In earlier times, it was a matter of good governance that this important instrument of the state was accorded the highest status, usually just below the state leadership. This norm continues in all countries. However, in our country, a continuing and deliberate policy of downgrading the military continues. This is a post-Independence phenomenon, the roots of which lie in the rise of an ignorant political class, which a wily bureaucracy exploited to its advantage. This combination has seems to have reached a nadir now and unless drastic measures are taken and urgently, there is grave danger of the nation losing both its security and sovereignty.

Such a grave tragedy could have occurred much earlier, but India has such a highly dedicated and loyal military, steeped in traditions of valour and sacrifice that the Indian Military, despite all the negatives thrown in its way persevered and served the nation with professionalism, competence and élan.

It was the rapid response by the Indian Military that saved the day when the Pakistani marauders attacked J&K within two months of our Independence in October 1947, when the military was in the midst of being divided between India and Pakistan. Thereafter, every war that was forced on India was tackled with resolve despite indifferent and at times timid political leadership and poor equipment. The war of 1971 was the most glorious chapter that the Indian Military wrote in blood and then in 1999, despite unnecessary curbs imposed on the military during the Kargil War, the sacrifices of the Indian Military brought the nation victory against overwhelming odds. However, while the military was doing its duty diligently, scheming file-pushers were continuing with their policy of running down the military, both in status and in monetary terms. Such a situation could not last forever as even the most disciplined individual or group reaches a point after which the break occurs.

It is my conviction that such a point has nearly been reached. Hence, the need for immediate resolution of this long-festering problem.

The Indian Military has many grouses, all legitimate, but the most recent and the most emotive is the issue of OROP that concerns every soldier, sailor and airman, whether serving or retired. The recent vacillation and pussyfooting by the government is exacerbating the problem. Apparently, the political leadership is getting wrong and motivated advice. Unless the leadership stops listening to its self-centered and myopic advisers, a catastrophe is waiting to happen. The nation’s leaders, intellectuals and well-meaning citizens need to weigh all aspects with maturity and seriousness and resolve this issue by thinking and acting as statesmen and not mere political leaders. It is patently wrong to think that like trade unions the veterans have hiked their demands and they would finally accept some kind of a negotiated settlement. Those who understand the military mind know that this is not so, but apparently those advising the political leadership are unable to see anything beyond their noses!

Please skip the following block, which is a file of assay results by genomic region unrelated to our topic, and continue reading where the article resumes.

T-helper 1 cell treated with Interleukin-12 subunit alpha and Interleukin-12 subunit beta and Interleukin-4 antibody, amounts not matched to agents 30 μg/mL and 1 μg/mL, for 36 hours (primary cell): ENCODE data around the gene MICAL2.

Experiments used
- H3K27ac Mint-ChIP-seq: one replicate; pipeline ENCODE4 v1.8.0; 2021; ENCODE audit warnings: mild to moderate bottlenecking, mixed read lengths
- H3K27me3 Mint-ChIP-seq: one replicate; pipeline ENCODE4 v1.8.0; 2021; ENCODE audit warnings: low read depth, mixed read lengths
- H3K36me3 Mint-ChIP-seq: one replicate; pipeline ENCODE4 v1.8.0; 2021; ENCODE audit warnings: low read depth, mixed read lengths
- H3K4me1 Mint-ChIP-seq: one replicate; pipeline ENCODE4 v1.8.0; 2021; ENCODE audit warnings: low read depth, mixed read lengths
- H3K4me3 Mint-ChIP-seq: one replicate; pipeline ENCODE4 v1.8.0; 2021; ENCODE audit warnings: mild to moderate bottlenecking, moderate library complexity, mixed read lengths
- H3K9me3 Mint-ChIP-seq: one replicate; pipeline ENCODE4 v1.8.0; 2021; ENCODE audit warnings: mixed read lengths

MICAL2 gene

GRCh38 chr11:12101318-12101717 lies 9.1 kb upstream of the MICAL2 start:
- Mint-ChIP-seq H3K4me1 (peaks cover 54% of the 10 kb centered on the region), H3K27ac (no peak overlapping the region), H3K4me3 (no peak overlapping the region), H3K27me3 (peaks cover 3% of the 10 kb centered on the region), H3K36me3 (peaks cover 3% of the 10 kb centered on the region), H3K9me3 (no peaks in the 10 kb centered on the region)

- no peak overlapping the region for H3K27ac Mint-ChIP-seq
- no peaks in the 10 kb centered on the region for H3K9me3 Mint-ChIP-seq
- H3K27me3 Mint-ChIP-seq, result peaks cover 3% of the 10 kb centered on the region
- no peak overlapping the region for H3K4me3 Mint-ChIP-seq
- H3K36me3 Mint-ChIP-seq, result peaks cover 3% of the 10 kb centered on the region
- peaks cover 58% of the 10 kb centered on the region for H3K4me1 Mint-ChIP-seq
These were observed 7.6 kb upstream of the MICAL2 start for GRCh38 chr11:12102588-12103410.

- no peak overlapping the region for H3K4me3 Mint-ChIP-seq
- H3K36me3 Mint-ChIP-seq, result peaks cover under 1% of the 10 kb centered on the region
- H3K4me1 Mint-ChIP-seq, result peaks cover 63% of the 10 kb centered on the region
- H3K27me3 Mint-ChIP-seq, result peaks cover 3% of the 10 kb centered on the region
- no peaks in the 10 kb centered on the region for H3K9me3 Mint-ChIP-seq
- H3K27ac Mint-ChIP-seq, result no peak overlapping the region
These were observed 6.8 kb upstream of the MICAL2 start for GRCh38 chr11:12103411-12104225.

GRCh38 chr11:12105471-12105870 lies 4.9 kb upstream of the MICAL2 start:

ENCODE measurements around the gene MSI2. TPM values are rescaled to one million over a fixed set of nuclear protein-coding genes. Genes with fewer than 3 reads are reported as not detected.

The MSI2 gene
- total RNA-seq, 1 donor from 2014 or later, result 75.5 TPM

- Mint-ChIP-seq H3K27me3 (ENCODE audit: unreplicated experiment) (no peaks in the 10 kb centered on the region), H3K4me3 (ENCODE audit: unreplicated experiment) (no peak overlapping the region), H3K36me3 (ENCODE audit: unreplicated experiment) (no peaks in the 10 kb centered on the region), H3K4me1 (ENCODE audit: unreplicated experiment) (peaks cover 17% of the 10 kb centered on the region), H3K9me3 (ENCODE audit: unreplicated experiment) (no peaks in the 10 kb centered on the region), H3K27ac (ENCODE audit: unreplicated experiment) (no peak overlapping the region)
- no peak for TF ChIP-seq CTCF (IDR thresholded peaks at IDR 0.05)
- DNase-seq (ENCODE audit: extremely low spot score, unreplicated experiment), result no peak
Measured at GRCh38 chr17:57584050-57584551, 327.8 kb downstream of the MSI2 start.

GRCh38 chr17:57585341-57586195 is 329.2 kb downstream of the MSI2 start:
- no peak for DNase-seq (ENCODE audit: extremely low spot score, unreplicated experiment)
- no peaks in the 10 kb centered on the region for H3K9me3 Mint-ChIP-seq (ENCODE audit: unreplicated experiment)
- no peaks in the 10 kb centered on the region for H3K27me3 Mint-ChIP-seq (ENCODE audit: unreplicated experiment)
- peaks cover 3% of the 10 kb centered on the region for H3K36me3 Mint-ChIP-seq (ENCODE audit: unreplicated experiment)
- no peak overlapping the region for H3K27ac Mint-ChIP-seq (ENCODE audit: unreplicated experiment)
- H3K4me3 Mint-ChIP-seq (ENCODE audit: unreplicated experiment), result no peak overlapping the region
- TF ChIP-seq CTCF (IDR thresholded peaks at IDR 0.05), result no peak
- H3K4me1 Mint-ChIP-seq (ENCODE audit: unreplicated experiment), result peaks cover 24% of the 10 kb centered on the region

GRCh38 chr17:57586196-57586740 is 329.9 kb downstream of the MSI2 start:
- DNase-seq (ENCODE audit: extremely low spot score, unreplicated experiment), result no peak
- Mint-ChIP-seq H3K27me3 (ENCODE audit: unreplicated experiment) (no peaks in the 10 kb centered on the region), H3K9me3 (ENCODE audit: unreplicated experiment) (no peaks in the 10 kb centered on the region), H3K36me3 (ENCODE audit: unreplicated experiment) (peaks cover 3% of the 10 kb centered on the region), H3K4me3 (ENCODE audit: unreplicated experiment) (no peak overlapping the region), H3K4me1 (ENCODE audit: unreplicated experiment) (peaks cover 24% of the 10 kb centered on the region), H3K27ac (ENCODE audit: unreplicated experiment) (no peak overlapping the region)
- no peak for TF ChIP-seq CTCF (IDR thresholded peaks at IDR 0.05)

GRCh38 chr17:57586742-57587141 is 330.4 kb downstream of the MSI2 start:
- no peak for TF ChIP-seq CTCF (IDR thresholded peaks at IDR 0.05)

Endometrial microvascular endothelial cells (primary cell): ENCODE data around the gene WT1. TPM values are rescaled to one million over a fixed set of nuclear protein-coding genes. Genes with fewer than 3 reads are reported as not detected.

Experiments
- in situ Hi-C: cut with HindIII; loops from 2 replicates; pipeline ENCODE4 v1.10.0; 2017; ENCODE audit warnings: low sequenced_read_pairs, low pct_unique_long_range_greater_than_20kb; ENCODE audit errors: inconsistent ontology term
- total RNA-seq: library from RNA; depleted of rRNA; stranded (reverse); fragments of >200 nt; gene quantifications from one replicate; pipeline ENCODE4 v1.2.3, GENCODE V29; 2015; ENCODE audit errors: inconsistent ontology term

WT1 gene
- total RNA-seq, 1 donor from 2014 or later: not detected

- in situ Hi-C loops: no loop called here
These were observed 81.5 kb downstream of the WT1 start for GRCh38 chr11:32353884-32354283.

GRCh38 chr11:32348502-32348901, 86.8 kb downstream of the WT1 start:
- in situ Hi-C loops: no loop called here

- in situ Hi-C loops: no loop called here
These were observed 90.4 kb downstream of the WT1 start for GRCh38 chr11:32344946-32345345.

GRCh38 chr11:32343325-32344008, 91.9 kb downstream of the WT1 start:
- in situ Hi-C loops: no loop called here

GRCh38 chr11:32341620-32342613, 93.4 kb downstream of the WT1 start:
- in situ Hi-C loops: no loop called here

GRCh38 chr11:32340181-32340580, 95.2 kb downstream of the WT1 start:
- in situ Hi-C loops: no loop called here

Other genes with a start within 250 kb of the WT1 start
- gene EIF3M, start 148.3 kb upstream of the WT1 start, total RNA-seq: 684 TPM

I am sure that the government has received the reports of the recent Ekta Rally and the overwhelming response it has received from all military persons, despite unnecessary and stupid curbs by naïve administrators. If the leadership wants to continue acting like ostriches, it will find itself wringing its hands when the balloon goes up. Please believe me that the thread that tethers the balloon is so worn out now that it has nearly reached its breaking point.

Let me end this epistle with what William Shakespeare had stated, which continues to be as relevant today as it was then.

“There is a tide in the affairs of men which, taken at the flood,
leads on to fortune;
omitted, all the voyage of their life is bound in shallows and in miseries”